Gil Asakawa's Nikkei View | cherry blossom
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[caption id="attachment_4327" align="alignright" width="515" caption="Cherry blossoms at the Japanese Imperial Palace moat in Tokyo (photo Public Domain from Wikimedia Commons)"][/caption] When I was a kid in Japan, my family would make the requisite trek out every spring to see the cherry trees, or sakura, blooming at places like the Imperial Palace (above) or Ueno Park, which is better known the rest...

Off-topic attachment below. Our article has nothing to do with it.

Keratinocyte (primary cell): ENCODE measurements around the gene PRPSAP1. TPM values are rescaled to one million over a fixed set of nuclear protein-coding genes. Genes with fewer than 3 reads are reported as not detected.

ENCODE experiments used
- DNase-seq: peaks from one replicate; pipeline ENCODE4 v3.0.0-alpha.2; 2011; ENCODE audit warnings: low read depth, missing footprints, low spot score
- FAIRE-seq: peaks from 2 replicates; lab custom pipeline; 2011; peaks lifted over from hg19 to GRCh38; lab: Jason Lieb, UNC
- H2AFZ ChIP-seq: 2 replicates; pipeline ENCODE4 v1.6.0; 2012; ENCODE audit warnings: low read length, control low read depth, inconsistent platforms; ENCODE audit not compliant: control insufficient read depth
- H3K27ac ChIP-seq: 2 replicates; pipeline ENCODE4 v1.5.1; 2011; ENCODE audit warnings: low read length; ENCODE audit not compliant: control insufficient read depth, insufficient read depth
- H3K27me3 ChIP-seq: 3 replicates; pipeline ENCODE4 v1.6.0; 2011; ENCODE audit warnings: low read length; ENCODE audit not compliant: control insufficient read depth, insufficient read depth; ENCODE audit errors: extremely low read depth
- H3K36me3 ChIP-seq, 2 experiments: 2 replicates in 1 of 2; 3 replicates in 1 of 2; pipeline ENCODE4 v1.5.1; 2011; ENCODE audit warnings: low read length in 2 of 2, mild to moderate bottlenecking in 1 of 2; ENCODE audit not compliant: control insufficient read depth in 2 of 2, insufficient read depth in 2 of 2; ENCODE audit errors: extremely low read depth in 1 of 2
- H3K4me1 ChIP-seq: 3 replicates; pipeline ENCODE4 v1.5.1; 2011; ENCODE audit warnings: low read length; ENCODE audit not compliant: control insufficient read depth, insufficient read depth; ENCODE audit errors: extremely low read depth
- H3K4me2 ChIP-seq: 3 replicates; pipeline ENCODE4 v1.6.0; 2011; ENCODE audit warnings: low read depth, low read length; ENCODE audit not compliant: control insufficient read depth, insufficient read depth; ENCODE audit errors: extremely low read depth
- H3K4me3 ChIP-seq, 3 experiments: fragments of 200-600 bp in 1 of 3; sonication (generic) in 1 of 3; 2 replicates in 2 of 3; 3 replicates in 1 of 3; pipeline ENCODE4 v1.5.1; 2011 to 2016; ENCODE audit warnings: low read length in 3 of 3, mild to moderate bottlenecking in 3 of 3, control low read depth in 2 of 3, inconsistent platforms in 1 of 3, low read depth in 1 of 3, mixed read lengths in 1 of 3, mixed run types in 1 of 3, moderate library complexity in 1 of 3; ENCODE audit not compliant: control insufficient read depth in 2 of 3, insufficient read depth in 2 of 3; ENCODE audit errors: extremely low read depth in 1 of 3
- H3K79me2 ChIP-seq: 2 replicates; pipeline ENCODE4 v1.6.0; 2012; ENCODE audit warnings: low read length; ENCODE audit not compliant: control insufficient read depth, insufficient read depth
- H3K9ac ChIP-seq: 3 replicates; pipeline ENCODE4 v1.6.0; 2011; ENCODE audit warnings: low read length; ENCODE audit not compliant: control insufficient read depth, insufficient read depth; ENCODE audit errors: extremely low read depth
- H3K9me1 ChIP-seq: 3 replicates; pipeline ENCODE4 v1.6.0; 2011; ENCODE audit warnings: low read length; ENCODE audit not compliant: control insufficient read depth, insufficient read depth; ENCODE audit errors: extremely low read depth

A Japanese American festival in Seabrook, NJ where the community performs a traditional Japanese obon dance It's May. Happy Asian Pacific American Heritage Month. I wonder, though, if this celebration of our heritage is an idea whose time has passed. I'm glad that we have our month every year, but I'm worried that we're emphasizing the wrong things year after year. Erin and I are starting to feel that APA Heritage Month may be counter-productive. The Pacific Citizen published a well-written piece last week, "Time to Rethink Asian Pacific American Heritage Month?" and I agree, it's time to re-think the tradition even though it's only 31 years old. Last year, I wrote about how a 10-year-old Denver event, an Asian community celebration held in downtown Denver every May, needed to evolve from just Asians performing for other Asians. It was a useful educational display back when our many communities stayed cloistered and Japanese didn't know much about Vietnamese, and Vietnamese didn't know much about Filipinos, and Filipinos didn't know much about Cambodians and Cambodians didn't know much about Koreans... you get the idea. But today, with especially young people mixing a lot more outside their own communities, it seems like a closed celebration, like preaching to the choir about the richness of our heritage. If you attend the annual event, you've seen many of the same performers year after year. Even if the audience was expanded outside the Asian community, though, to the wider non-Asian population, I wonder if that would be good or bad for Asian Americans.